Are you a graduate looking for a rewarding job? Do you want to go home at the end of the day feeling that you’ve made a real difference to the life of a young person? If the answer is yes, read on…
We all want to feel that our job means something. After all, we spend more time at work than we do with loved ones (if you don’t count the hours you spend asleep!) But how can you make those hours really count? How can you find that elusive graduate job which will also leave you feeling satisfied that you’re doing something meaningful for your local community and society at large? Perhaps a role in a special needs setting could be the answer? From mild and moderate needs in mainstream settings, to more profound needs in specialist schools, there is sure to be an option to suit you.
Entry level graduate jobs
If you haven’t done any courses or gained any experience related specifically to the education sector, don’t worry! There are entry level graduate jobs available if you want to gain some experience to kick-start a career in this sector. For example, you could consider one of the following if you’re looking for a rewarding entry level graduate role:
- Mainstream Classroom Assistant (Curriculum Support) – Schools often need graduates who can provide academic support for their students. For example, you might be doing extra Maths or English classes with small groups of students, or one-to-one tuition. These children may have very mild types of special need such as Dyslexia or Dyspraxia and they will often benefit a huge amount from the additional time and attention that a graduate could offer them.
- Mainstream Classroom Assistant (General Classroom Support) – Many schools have a number of children with SEND who don’t have the accompanying budget for specialist support. These schools will very often hire a Classroom Assistant to support on a floating basis. This means that you’ll be assigned to provide support as and where it is necessary in a mainstream primary or secondary classroom. The teacher will usually direct you to the students they feel need a helping hand, and you’ll sit with them in class helping them to understand the work as well as helping them to stay focussed and on-task.
- Special School Classroom Assistant – There are many different kinds of special schools and specialist units attached to mainstream schools and to list them all would be rather time-consuming. However, to give a guide, these schools will usually fall into one of these broader categories:
- Autism – Schools or units dedicated to supporting children on the autism spectrum. Some can be at the more moderate end (Asperger’s syndrome) while others may be more profound and require more intensive support.
- SEMH – Mental health has had a huge spotlight thrown on it in recent years and the numbers of children with SEND related to social, emotional and mental health (SEMH) is growing year on year. So, if you’d be interested in supporting children who have perhaps had a difficult upbringing or other issues which have led to them feeling cast-out by society and in need of a supportive individual to help get them back on track, this could be the ideal setting for you.
- MLD – Some children have special needs which are not necessarily outwardly visible, but which may hold them back when it comes to academic achievement. MLD, or moderate learning difficulty provisions can be a good setting for someone without a great deal of specialist knowledge, but with an interest in developing in this area.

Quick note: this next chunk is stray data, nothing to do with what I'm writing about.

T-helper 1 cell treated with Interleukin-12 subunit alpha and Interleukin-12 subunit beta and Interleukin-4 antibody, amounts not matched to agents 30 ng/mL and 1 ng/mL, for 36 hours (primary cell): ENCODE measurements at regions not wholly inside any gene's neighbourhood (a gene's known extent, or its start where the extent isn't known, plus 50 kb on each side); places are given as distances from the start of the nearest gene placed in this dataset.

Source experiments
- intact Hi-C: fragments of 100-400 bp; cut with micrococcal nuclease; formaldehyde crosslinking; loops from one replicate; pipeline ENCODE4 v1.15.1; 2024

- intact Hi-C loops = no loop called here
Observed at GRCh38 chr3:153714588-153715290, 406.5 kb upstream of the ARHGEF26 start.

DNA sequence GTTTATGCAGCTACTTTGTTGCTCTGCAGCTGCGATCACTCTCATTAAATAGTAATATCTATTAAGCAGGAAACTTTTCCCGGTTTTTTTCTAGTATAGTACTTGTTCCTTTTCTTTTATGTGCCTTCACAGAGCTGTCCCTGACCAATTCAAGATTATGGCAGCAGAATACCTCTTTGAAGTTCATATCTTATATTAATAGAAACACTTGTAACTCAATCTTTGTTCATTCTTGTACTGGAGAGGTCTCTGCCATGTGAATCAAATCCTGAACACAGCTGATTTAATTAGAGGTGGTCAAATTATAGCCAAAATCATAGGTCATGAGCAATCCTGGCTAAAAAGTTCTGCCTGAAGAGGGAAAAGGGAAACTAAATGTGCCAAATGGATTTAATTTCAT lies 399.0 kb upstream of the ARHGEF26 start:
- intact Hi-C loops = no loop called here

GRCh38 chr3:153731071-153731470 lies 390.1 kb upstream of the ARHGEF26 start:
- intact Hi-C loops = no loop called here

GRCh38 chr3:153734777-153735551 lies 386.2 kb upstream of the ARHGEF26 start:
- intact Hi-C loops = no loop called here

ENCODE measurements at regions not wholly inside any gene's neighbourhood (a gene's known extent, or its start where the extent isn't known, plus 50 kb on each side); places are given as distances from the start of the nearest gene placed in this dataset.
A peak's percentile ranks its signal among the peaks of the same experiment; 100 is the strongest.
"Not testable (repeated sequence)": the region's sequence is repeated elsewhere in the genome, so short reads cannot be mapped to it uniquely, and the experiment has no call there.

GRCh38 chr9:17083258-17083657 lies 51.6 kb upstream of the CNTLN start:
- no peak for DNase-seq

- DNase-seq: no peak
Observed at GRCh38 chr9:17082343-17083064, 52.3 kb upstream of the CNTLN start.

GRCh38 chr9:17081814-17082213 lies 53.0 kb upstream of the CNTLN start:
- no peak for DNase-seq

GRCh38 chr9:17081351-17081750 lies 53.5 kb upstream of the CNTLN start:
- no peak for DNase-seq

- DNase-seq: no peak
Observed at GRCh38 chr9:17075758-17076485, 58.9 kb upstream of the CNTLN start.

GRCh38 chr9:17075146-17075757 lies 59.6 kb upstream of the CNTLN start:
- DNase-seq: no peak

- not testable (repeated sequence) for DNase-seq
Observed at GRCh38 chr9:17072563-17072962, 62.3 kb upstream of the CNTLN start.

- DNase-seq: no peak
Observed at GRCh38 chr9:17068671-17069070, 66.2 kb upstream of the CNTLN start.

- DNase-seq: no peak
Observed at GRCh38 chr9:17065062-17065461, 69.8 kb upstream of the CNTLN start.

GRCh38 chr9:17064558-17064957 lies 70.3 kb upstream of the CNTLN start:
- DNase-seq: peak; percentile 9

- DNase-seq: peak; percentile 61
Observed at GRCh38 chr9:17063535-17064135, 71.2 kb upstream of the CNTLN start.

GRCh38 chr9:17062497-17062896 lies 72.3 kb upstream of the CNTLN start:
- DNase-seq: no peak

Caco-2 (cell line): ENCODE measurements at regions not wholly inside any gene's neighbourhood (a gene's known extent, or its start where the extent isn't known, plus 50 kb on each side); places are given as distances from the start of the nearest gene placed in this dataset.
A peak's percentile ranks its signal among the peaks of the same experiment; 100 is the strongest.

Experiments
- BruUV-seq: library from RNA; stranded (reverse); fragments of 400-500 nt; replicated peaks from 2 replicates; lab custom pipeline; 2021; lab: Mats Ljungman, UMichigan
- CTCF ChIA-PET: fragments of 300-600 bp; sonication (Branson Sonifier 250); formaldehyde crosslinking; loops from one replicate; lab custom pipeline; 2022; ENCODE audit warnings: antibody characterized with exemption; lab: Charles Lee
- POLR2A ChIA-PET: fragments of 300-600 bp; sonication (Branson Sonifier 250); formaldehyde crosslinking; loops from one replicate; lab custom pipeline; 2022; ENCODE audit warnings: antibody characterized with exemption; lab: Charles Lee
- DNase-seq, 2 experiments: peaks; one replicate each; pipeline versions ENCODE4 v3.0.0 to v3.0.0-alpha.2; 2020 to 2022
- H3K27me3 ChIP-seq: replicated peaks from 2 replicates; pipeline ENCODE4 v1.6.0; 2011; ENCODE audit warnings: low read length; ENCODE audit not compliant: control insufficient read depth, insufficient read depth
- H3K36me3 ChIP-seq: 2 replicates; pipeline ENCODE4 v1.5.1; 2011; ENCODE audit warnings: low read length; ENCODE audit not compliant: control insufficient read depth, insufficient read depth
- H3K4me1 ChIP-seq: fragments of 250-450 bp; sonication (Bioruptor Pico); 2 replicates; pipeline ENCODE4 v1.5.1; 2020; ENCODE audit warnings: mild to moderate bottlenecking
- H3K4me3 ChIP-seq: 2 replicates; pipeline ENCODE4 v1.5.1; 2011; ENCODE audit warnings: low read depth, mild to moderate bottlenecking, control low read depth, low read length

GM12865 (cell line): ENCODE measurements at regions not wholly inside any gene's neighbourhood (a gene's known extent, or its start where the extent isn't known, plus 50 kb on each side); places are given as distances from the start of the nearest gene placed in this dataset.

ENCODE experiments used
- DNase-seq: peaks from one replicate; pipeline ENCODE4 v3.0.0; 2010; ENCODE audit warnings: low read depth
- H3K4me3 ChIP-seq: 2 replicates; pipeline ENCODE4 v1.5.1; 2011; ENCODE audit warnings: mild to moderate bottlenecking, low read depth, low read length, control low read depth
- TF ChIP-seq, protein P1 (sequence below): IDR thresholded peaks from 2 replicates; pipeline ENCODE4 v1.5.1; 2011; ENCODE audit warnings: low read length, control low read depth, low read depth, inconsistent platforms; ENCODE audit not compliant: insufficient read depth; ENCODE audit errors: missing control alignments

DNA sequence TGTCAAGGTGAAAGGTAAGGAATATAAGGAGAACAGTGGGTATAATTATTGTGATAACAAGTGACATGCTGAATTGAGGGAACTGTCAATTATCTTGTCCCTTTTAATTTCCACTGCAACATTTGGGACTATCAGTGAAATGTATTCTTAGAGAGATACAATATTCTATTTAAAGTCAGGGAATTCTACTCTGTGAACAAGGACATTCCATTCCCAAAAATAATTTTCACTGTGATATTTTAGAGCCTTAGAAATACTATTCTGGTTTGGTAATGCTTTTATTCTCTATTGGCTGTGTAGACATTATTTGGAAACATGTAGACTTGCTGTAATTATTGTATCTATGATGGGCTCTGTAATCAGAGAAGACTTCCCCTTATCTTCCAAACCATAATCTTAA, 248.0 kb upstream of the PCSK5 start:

- SLD/CLD – Children with severe or complex learning difficulties usually require more intensive support than children in other settings, and some may have as many as two assistants working with them at all times. However, this higher staff ratio means that it’s still an option open to graduates with little or no experience of the sector. This is because you’ll often be working alongside other staff who can support you and share their knowledge with you.
- HI/VI/Other – Where children have very specific needs, such as a profound Hearing or Visual Impairment, they may attend a provision which is tailored very specifically to that need. The same goes for conditions such as Epilepsy or any need which might require staff to have very specific knowledge or training. So, if you happen to have knowledge of a specific condition like this, you may wish to consider roles in such a provision. Knowledge of British Sign Language, for example, is highly sought after!
In summary, for those wanting an entry level graduate position within a school, there are a range of roles and settings available. You could take a look at our jobs pages to see if we have any you’d like to apply for right now, or you could register with your nearest office for a no-obligation, FREE consultation to further discuss whether you would be a good fit for these roles.
If you are not sure whether teaching assistant roles would be right for you, why not answer these 10 simple questions to find out?
Once you have forged a foundation doing support work (or if you’re joining the profession having completed a relevant qualification), there are many opportunities for progression within the education sector. You could work towards many other options, such as being a:
- Higher Level Teaching Assistant
- Teacher (either subject or SEND specific)
- Educational Psychologist
- School Manager
Your career really is a personal pathway, and yours will depend very much on which elements of your role you most enjoy, where your interests lay plus how much further study you want to do – but this should highlight to you that there are plenty of options available for the graduates out there who are looking for a rewarding career.